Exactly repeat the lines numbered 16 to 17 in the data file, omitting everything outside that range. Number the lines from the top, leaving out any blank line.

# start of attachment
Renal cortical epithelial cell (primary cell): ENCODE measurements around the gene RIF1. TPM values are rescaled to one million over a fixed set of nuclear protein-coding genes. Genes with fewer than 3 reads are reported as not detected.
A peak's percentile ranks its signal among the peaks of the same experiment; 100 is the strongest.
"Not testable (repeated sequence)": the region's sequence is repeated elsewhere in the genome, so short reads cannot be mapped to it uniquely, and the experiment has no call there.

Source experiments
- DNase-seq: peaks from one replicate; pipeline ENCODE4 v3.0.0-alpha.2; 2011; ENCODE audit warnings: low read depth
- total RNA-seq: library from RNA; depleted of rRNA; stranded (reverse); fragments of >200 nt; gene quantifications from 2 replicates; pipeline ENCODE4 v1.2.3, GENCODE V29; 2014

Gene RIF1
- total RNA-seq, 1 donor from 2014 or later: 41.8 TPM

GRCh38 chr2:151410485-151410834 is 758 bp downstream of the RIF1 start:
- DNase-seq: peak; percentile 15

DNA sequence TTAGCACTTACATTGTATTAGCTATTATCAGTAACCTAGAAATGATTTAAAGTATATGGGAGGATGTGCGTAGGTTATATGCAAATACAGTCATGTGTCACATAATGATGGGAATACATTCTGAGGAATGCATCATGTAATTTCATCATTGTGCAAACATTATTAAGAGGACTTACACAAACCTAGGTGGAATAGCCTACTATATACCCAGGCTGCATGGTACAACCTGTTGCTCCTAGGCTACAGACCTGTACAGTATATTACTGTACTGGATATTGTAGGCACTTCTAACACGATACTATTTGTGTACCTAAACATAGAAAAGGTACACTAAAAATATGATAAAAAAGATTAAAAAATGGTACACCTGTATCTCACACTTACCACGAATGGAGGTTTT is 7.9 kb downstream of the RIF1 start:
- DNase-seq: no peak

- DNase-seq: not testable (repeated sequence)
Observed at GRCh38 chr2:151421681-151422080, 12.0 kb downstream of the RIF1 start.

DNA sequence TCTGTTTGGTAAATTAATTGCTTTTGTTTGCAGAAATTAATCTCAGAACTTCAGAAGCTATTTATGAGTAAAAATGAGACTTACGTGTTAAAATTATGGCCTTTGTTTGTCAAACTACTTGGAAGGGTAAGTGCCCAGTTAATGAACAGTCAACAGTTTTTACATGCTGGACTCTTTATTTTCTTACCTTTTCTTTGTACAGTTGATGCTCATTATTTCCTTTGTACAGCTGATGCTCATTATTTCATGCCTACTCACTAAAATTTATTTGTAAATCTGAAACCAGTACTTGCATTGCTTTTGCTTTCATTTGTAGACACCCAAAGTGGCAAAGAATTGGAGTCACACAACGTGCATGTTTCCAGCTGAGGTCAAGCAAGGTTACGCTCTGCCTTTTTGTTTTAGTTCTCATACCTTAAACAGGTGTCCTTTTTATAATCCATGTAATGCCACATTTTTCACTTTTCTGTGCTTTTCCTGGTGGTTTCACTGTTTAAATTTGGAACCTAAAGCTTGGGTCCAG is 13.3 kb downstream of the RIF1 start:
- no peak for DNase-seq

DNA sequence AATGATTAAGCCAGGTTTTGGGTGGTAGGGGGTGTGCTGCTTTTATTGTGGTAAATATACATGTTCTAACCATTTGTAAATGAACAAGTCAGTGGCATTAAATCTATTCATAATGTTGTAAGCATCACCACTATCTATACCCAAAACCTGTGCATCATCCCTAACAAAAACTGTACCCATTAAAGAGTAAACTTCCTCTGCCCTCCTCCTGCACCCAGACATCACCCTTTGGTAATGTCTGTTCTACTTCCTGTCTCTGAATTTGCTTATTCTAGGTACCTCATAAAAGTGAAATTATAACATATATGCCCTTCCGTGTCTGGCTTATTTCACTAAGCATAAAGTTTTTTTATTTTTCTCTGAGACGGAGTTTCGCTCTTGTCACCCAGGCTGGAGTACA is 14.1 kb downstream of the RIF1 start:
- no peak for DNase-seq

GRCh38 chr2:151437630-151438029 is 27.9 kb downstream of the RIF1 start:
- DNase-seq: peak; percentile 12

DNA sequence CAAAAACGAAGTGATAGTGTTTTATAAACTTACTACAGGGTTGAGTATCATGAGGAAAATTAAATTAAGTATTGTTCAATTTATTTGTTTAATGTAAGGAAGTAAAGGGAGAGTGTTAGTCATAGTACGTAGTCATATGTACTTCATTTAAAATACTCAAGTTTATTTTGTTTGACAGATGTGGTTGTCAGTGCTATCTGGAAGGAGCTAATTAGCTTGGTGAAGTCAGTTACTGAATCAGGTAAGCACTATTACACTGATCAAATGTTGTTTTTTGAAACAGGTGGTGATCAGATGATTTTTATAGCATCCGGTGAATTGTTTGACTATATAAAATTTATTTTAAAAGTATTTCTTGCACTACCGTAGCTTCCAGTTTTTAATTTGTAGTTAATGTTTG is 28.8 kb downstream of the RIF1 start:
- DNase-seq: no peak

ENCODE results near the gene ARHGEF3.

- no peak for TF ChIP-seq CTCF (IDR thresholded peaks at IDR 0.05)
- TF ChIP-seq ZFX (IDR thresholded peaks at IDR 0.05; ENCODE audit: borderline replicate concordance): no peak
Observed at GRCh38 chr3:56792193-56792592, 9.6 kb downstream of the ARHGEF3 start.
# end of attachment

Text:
- no peak for DNase-seq

DNA sequence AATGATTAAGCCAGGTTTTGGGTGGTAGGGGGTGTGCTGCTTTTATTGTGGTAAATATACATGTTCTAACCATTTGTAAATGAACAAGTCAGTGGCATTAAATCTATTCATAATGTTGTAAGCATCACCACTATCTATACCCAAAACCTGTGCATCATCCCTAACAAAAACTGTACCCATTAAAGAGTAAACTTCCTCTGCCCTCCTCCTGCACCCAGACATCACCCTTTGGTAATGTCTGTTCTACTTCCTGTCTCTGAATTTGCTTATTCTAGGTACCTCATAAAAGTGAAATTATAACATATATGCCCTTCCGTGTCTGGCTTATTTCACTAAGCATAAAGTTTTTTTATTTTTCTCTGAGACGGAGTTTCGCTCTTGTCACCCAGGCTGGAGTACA is 14.1 kb downstream of the RIF1 start: